A Trusted Leader
For more than 20 years, ATI Physical Therapy has been a trusted leader for millions of patients nationwide. For a complimentary injury screening or to ﬁnd a location near you, call 855-MY-ATIPT or visit ATIpt.com
Corporate Office 790 Remington Blvd | Bolingbrook, IL 60440 855-9-ATI-WIS • ATIpt.com © 2017 ATI Holdings, LLC and its subsidiaries. All rights reserved.
Help is Waiting The Orthopedic and Spine Institute is a robust outpatient clinic that treats virtually all injuries and disorders affecting the bones, joints, muscles, ligaments, tendons and cartilage, including: »» Sports Medicine »» Ligament and tendon injuries »» Muscle strain »» Overuse injuries (i.e. tendonitis) »» Spine Health »» Osteoarthritis »» Degenerative disc disease »» Herniation »» Spine fractures »» Scoliosis »» Myelopathy »» Hand & Upper Extremity »» Carpal tunnel syndrome »» Cubital tunnel syndrome »» Ganglion cysts »» Wrist fractures/dislocations »» Nerve compression injuries »» Lateral epicondylitis (tennis elbow) »» Bone Health »» Osteoporosis »» Osteopenia »» Calcium/vitamin D deficiency »» Orthopedic Trauma »» All fractures (hip, femur, pelvis, humerus and wrist) »» Acute compartment syndrome »» Crush injuries/polytrauma
X-ray technician Chris Rogers, left and Dr. Simon Görtz, an orthopedic surgeon at the Orthopedic and Spine Institute.
“The Orthopedic and Spine Institute is differentiated by the programs, protocols and people within it,” he said. “The quality of care they provide, their commitment to teaching and their laser-sharp focus on research is unmatched. The Institute truly is a testament to the power of partnership.”
The Orthopedic and Spine Institute at Banner – University Medical Center Phoenix takes a multidisciplinary approach to care. Patients’ care teams may include primary care sports medicine physicians, sports medicine surgeons, orthopedic spine surgeons, orthopedic
trauma surgeons, total joint surgeons, and hand and upper extremity surgeons, to name a few. For more information about the Orthopedic and Spine Institute, visit bannerhealth.com/universityinstitutes.
T R EN DS
A Better Way to Heal Minimally-Invasive Procedures Bring Immediate Pain Relief for Those With Spinal Compression Fractures By Brian Sodoma Unfortunately, with age, spinal compression fracture risk increases. These fractures are most common in the elderly, post-menopausal women over 55 and those who suffer from osteoporosis, or diminishing bone surgical procedures that could bring density. almost immediate pain relief. Spinal compression fractures involve actual cracks in the vertebra OPTIONS THAT WORK of the upper (thoracic) or lower One option for pain relief is a (lumbar) spine. Feeling back pain vertebroplasty surgery, which involves while lifting something that is not injecting cement into the fractured very heavy is a common first sign of vertebra area to stabilize the bone. The a spinal compression procedure requires only two fracture, says Dr. Ali tiny injection sites, each only Araghi, DO, director of a few millimeters in length. The CORE Institute’s The procedure is done on Spine Division. A an outpatient basis with patient will often feel intravenous sedation and better while laying local anesthesia is used. down, worse with “Typically, pain relief from ALI ARAGHI, DO movement; however, the fracture is immediate,” it’s not uncommon for Dr. Araghi adds. the body to heal the fracture within six For some, however, the fractures weeks. can be more severe and the height There are also patients whose of a vertebra could be considerably bodies cannot heal the fracture in that compromised. To potentially regain time frame. If the pain persists, it’s some of the lost vertebra height, a critical to see a physician immediately, surgeon may look to kyphoplasty. The Dr. Araghi asserts. Newer fractures procedure uses a balloon to create a may benefit from minimally-invasive cavity at the fracture site. The balloon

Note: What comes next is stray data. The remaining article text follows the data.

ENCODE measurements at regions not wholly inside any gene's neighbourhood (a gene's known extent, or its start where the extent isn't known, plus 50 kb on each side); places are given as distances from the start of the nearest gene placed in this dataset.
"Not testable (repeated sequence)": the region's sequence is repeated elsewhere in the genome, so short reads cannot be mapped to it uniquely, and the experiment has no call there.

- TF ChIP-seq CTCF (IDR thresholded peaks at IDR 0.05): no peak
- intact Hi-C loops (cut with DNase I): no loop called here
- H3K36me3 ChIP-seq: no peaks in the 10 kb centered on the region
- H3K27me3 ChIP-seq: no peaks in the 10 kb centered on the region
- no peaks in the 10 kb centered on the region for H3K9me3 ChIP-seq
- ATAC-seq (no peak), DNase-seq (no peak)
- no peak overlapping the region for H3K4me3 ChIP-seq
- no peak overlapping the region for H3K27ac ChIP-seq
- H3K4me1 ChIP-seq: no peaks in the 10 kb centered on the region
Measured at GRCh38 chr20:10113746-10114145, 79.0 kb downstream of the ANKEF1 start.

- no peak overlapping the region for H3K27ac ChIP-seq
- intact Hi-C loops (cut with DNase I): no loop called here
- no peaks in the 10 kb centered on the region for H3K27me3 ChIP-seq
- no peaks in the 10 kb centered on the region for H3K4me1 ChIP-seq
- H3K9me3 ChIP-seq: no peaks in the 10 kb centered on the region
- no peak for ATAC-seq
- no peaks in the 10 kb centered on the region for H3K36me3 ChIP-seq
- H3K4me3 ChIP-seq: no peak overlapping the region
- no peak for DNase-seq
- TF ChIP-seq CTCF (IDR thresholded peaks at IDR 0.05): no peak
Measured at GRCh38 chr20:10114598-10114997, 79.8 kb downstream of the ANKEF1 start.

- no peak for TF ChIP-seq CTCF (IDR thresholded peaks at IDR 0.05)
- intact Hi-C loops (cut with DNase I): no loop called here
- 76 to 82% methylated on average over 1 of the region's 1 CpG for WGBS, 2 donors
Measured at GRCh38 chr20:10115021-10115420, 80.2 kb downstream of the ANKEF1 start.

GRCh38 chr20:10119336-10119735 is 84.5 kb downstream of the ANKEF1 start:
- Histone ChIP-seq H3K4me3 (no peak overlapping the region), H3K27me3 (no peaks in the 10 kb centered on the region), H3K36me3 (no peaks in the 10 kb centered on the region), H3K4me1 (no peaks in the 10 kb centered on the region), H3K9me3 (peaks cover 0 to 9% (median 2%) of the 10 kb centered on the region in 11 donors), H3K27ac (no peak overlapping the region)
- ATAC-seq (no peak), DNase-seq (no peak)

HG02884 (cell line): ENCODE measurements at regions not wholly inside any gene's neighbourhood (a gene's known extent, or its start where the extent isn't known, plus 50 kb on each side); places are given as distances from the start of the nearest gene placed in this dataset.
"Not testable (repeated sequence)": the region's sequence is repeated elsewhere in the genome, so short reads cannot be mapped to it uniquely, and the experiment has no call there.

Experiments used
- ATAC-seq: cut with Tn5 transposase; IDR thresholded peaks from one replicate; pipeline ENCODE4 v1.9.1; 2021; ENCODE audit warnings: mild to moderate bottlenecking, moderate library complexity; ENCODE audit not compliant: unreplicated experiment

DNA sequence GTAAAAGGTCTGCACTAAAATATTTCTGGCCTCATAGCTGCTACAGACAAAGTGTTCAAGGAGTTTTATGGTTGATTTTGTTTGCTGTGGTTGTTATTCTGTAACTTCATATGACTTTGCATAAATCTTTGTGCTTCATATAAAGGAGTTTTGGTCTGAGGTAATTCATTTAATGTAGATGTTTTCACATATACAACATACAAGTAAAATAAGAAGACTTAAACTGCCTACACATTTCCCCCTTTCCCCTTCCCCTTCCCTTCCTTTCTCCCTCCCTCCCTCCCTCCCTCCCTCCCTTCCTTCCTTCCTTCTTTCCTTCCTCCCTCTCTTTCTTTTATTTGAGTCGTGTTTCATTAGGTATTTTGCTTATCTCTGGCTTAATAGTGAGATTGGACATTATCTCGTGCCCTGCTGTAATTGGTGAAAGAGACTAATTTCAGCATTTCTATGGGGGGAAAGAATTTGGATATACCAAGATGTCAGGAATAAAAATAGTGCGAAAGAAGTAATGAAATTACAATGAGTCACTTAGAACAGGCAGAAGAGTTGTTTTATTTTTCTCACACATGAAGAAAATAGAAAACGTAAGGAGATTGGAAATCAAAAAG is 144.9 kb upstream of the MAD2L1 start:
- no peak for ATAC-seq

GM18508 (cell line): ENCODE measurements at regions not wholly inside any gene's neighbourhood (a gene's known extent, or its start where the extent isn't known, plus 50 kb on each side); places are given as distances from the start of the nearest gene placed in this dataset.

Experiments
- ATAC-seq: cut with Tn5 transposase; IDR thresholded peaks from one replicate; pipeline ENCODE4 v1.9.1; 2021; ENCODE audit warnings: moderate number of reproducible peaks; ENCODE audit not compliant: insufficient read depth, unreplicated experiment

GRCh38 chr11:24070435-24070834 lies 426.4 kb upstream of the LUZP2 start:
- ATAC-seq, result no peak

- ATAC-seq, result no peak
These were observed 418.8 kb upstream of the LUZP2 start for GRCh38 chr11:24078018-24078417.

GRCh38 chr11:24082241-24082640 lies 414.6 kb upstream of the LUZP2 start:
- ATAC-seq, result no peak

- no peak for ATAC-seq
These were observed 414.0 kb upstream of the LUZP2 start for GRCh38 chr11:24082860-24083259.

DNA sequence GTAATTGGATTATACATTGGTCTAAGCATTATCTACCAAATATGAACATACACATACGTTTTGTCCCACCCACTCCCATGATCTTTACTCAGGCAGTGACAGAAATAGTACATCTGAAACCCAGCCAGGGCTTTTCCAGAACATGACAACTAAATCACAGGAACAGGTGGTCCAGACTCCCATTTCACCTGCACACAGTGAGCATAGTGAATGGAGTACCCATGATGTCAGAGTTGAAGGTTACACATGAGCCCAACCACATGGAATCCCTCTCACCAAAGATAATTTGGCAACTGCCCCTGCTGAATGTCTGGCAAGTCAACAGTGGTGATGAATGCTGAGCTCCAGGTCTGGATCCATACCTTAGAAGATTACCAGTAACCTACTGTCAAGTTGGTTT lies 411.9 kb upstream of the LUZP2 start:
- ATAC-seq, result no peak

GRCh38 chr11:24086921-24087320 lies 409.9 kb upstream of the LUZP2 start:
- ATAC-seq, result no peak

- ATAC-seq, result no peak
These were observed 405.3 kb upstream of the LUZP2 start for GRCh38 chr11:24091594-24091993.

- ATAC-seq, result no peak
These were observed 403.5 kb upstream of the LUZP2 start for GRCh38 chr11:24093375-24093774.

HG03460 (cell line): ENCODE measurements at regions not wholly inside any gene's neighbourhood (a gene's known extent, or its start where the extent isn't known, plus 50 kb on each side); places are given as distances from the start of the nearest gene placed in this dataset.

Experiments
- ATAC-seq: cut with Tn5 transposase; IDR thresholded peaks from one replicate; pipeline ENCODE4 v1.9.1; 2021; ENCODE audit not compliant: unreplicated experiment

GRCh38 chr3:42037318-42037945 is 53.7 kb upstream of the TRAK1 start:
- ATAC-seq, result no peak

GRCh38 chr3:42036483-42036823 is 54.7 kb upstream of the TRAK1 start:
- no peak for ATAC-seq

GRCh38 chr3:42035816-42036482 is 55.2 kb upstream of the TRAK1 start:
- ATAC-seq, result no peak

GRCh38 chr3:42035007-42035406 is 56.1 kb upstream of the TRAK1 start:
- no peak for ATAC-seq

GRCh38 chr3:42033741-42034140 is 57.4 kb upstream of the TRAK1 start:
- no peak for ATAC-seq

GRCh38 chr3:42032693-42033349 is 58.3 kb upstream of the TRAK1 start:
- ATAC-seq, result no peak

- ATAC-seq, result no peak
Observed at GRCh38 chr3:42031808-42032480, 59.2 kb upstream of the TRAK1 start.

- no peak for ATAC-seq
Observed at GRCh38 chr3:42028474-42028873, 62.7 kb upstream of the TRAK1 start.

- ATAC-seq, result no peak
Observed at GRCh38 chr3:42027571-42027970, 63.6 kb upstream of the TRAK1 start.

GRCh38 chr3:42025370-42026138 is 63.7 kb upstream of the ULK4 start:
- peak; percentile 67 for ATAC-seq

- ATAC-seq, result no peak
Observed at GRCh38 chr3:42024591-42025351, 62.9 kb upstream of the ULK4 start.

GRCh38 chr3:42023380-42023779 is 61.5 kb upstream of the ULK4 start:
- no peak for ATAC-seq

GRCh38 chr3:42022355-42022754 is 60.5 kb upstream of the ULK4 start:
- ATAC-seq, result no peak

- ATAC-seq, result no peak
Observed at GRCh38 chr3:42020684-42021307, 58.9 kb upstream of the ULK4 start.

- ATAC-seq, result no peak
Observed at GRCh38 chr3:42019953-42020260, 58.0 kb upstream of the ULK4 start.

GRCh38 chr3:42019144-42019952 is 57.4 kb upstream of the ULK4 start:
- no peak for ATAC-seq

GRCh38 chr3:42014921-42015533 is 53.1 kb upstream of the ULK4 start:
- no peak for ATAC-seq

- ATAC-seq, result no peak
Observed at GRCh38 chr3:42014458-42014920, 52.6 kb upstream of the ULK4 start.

is removed and the cavity immediately filled with cement, potentially reducing the chances of cement extravasation. “It can potentially restore some of the height of the vertebral body which is lost due to compression,” Dr. Araghi added. “That cavity creation is really what differentiates kyphoplasty versus a vertebroplasty.” Kyphoplasty is available at The CORE Institute, but Dr. Araghi emphasizes that tending to the fracture early is critical to success. Identifying the fracture at the three week point and not waiting until it is six to eight weeks old can make a difference. “With well-selected patients, the results are outstanding and it’s one of the more successful spinal procedures we do,” he added. LEARN MORE To learn if spinal compression fracture surgery is right for you, call 866.974.2673.
“When people think of it, they think of an 80-year-old lady. If a man has a fracture we really need to put our antennas up,” Dr. Krohn said. And while many women are encouraged to get a bone density test at 65 or older, Dr. Krohn recommends men age 70 and older also get the test. He also encourages patients to get an X-Ray of their back with the bone density scan to look for spine fractures. “Many people don’t realize that they’ve ever had a fracture in their spine, but we see them on x-ray if we look. Those fractures are very important because it is an early warning sign that someone is a high risk for other fractures related to osteoporosis.”
Breaking Bone Myths Understanding the Treatment and Prevention of Osteoporosis By Julie Maurer “Don’t break a hip” might be a joke thrown around when someone is advancing in age, but for the nearly 54 million Americans with osteoporosis, it is no laughing matter. Osteoporosis is a condition where the body loses too much bone, causing breaks. While the misconception is that the disease primarily impacts senior women, people of all ages and genders can experience bone disease. The CORE Institute’s Bone Health Medical Director Kelly D. Krohn, MD helps dispel myths about the disease. MYTH 1: AGE “There are bone diseases that affect kids, and there are medications that people of any age take that can make their bones fragile,” Dr. Krohn said. He said the most common reason for